Colonel Fitzpatrick and Mr. Fox would not object to the Secretary's motion, although they saw no necessity for the bill; it was therefore inoved for and carried unanimously.
In the discussion of the preliminary articles of peace, was formed the memorable coalition between Lord North and Mr. Fox. Several of the friends of both these gentlemen vehemently reprobated the terms of Lord Shelburne's peace. These gentlemen had, indeed, violently opposed each other on the question
of the American war: but that being now set to rest, such of the former opponents as supported, or opposed rather measures than men, found no longer any grounds for opposing each other, and therefore united into one body for the common good of their country. On the 22d of February, the coalesced party brought all their forces to bear upon the ministry; and after a very long and heated debate, they outvoted the minister by 17 upon the following question :*....“ That the concessions made "to the adversaries of Great Britain, by the provisional treaty “ and preliminary articles, are greater than they were entitled to, " either from the actual situation of their respective possessions, " or from their comparative strength.” In consequence of this defeat of the minister, on the 25th of February, 1782, the Secretary of State moved, “ That the house, at its rising, should " adjourn to Friday next:" it was not unknown to gentlemen, that arrangements were making for a new administration; and it would be but proper that the house should adjourn over a few days, in order to afford time for completing the arrangements.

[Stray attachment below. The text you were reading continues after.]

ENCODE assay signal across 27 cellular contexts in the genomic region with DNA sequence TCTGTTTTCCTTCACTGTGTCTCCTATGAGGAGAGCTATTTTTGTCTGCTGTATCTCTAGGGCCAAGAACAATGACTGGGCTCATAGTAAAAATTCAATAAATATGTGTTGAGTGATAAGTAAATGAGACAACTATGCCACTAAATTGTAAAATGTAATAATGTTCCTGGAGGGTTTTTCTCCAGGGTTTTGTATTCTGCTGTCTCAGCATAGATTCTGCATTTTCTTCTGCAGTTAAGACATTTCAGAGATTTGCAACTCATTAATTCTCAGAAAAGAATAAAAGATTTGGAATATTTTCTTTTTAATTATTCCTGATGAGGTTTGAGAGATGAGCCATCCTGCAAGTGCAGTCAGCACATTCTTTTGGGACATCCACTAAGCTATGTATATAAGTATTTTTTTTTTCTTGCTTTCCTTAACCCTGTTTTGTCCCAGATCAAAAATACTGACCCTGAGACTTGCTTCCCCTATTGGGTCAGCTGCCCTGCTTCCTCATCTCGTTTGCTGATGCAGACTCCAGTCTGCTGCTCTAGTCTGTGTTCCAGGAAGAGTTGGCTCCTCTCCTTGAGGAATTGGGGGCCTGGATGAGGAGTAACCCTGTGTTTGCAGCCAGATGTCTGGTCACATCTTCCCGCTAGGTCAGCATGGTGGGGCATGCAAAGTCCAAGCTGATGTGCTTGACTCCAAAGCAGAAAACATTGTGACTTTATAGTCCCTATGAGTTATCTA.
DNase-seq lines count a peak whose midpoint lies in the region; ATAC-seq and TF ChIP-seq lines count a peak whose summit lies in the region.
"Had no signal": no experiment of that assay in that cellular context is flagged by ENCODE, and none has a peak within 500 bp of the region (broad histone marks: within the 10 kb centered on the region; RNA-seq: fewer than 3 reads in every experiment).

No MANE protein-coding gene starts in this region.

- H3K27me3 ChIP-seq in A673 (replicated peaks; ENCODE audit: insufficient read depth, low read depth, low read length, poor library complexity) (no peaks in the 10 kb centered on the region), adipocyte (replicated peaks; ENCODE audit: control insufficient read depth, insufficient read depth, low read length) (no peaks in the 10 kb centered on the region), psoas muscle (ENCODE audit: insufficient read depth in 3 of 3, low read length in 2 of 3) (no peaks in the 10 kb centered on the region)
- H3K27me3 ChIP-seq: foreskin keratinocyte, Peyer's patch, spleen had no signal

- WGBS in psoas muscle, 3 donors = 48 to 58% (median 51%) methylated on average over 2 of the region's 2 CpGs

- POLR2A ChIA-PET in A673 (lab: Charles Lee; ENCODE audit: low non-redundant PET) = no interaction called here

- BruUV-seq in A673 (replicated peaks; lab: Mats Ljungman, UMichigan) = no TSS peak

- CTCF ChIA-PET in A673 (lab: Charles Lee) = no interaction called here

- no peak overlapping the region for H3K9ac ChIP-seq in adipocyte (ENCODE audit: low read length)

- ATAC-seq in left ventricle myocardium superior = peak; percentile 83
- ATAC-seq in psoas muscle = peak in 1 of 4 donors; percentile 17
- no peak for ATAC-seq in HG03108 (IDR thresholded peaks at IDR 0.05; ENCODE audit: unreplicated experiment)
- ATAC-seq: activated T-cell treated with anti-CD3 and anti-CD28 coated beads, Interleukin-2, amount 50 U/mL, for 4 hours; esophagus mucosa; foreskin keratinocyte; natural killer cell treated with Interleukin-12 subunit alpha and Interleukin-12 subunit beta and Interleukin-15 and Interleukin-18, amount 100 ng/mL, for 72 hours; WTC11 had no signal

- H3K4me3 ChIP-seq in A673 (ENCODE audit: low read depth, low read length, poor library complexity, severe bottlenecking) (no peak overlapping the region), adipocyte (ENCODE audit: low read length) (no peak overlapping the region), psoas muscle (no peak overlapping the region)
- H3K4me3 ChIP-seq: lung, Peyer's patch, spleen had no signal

Earl Nugent opposed it; he said, that a bill of the greatest importance relative to Ireland, was to be referred to a committee of the whole house on the morrow; and gentlemen must see the impropriety of putting off a business so materially affecting such a great part of the empire, merely that ministerial arrangements might be made, when the bill had nothing to do with ministers: it was the great work of the people of England.
The lord Advocate declared himself a friend to the adjournment, for the very reason, that moved the noble lord to oppose it: the bill to which he alluded was of too great a magnitude to
9 Parl. Debates, p. 369. The house sat till past three in the morning; the ayes were 207, the noes 190. In consequence of this censure passed on the peace by the House of Commons, the Earl of Shelburne quitted his office of first commissioner of the treasury; and the chancellor of the exchequer de. clared publicly in the house, that he only held his place till a successor should be appointed to fill it. A ministerial interregnum ensued, which lasted till the beginning of April; during which time the kingdom remained in a state of great disorder, without any responsible government at home, the finances neglected, the military establishments unreduced, and the negociations with foreign powers, which the critical conjuncture of affairs rendered peculiarly inportant, entirely at a stand.
Various causes were assigned for the extraordinary delay in the appointment of a new administration. Those who wished to shift all blame from the court, alleged, that the chief obstacle arose from the mutual jealousy, which still subsisted between the new aliied parties, and the difficulties they found in adjusting their several pretensions. Others have supposed, that the interval was employed in private intrigues with the individuals of different parties, and in an attempt to form an administration independent of the great leading conHections. Others again did not hesitate to assert, that on the failure of this attempt, the influence possessed by the lord high chancellor, whose dismission was a point insisted on by the coalition, was the principal arrangement. Such were the public conversations at the time, and so matters were frequently al. luded to in the debates in parliament.